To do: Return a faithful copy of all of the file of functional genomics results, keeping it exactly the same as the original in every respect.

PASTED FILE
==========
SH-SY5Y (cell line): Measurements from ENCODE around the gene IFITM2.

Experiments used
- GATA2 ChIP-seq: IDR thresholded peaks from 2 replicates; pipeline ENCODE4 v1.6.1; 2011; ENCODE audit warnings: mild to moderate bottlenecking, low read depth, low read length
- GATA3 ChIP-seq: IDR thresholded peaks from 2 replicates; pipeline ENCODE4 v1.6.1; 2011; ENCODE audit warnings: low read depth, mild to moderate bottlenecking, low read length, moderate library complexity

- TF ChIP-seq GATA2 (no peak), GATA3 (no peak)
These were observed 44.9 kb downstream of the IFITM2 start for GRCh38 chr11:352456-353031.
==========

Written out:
SH-SY5Y (cell line): Measurements from ENCODE around the gene IFITM2.

Experiments used
- GATA2 ChIP-seq: IDR thresholded peaks from 2 replicates; pipeline ENCODE4 v1.6.1; 2011; ENCODE audit warnings: mild to moderate bottlenecking, low read depth, low read length
- GATA3 ChIP-seq: IDR thresholded peaks from 2 replicates; pipeline ENCODE4 v1.6.1; 2011; ENCODE audit warnings: low read depth, mild to moderate bottlenecking, low read length, moderate library complexity

- TF ChIP-seq GATA2 (no peak), GATA3 (no peak)
These were observed 44.9 kb downstream of the IFITM2 start for GRCh38 chr11:352456-353031.